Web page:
national politics, international conflict, and the global economy, many of thembefore the 1980s.
The International Studies Association, an interdisciplinary professional association of interna-
tional relations scholars, has been a more methodologically pluralistic environment for inter-
national relations than the American Political Science Association.
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feminists are motivated by emancipatory goals—investigating the often
disadvantaged lives of women within states or international institutions
and structures in order to change them. Starting its investigations from
the perspective of the lives of individuals on the margins who have never
been the subject matter of IR, feminist analysis is often bottom-up rather
than top-down. Feminists in IR are linking the everyday lived experiences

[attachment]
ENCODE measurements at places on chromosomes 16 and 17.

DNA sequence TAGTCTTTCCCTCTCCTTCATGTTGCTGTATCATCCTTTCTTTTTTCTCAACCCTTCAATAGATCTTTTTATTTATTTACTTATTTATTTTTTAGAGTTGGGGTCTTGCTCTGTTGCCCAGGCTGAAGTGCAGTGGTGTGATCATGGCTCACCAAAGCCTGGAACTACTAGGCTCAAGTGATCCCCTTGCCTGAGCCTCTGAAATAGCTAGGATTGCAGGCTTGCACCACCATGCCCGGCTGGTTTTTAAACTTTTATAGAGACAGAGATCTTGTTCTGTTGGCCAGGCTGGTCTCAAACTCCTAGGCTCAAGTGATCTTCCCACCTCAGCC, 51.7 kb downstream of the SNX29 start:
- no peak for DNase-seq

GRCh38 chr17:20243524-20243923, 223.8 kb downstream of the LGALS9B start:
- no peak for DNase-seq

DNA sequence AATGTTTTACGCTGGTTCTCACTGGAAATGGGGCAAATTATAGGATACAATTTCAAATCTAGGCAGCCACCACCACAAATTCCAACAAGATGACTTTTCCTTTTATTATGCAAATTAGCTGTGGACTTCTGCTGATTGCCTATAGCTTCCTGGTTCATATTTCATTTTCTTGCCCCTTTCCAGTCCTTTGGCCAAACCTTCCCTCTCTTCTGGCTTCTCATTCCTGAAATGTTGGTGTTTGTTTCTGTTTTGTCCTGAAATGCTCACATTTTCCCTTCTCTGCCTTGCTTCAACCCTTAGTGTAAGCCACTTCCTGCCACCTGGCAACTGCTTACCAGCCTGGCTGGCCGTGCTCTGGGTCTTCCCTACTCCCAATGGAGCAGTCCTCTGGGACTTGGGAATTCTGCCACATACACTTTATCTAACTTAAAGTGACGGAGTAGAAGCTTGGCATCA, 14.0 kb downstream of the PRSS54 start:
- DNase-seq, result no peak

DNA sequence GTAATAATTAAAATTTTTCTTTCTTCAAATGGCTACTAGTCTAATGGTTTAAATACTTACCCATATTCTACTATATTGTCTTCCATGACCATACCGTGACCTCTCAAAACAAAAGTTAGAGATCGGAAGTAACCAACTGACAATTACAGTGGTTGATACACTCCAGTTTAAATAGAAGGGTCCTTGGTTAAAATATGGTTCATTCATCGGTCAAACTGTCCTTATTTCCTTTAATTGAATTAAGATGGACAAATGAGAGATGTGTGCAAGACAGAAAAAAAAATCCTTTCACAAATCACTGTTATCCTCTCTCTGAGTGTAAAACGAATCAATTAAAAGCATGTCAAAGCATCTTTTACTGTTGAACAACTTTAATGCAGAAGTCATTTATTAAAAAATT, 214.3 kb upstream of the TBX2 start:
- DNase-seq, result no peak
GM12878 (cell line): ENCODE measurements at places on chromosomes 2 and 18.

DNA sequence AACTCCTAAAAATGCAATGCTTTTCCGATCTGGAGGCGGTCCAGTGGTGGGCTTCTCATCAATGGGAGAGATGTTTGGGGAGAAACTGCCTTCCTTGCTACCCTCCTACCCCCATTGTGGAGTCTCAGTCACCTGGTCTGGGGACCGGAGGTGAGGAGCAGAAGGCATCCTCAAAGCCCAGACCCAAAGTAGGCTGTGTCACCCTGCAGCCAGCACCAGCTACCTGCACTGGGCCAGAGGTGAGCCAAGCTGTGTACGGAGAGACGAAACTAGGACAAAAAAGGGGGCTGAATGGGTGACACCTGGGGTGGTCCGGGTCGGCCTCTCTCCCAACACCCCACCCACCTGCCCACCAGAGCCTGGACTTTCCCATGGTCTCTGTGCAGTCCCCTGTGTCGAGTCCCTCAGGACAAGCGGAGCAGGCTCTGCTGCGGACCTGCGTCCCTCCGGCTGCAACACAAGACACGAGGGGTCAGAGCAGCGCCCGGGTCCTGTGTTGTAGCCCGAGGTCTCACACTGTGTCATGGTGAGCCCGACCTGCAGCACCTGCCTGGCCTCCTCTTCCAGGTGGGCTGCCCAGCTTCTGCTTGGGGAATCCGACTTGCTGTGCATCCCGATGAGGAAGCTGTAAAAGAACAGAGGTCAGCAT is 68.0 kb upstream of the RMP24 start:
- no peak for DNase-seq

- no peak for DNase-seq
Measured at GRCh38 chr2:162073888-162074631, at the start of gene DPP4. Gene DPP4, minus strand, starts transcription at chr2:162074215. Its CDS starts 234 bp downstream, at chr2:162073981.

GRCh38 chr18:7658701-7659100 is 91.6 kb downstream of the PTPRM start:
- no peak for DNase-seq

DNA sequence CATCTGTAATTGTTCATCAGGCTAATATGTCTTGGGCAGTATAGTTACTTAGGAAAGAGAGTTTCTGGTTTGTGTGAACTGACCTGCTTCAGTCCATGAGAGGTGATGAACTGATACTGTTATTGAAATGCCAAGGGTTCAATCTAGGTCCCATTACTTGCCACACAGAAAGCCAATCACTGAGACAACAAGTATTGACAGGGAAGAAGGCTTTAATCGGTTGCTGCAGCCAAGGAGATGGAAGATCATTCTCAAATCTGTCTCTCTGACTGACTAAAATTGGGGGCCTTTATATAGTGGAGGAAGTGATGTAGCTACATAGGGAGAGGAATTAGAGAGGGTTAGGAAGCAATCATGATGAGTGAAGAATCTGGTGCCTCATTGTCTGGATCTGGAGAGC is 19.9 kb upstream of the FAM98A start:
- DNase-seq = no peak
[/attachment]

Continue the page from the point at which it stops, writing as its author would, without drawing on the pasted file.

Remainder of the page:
of women with the constitution and exercise of political and economic
power at state and global levels. They have focused on the effects of
international politics and the world economy on relational and distribu-
tional gender inequality and on how gender inequalities serve to support
these same structures. Identity issues, including race and culture as well
as gender, have been at the core of feminist investigations. Feminists in
IR are demonstrating how gender is a pervasive feature of international
life and international politics, the implications of which go well beyond
its effects on women.
Some feminist methodological contributions
In the early 1990s, “first generation” IR feminists challenged the mas-
culinist biases of the core assumptions and concepts of the field and dem-
onstrated how the theory and practice of international relations is gen-
“Second generation” scholarship has investigated a variety of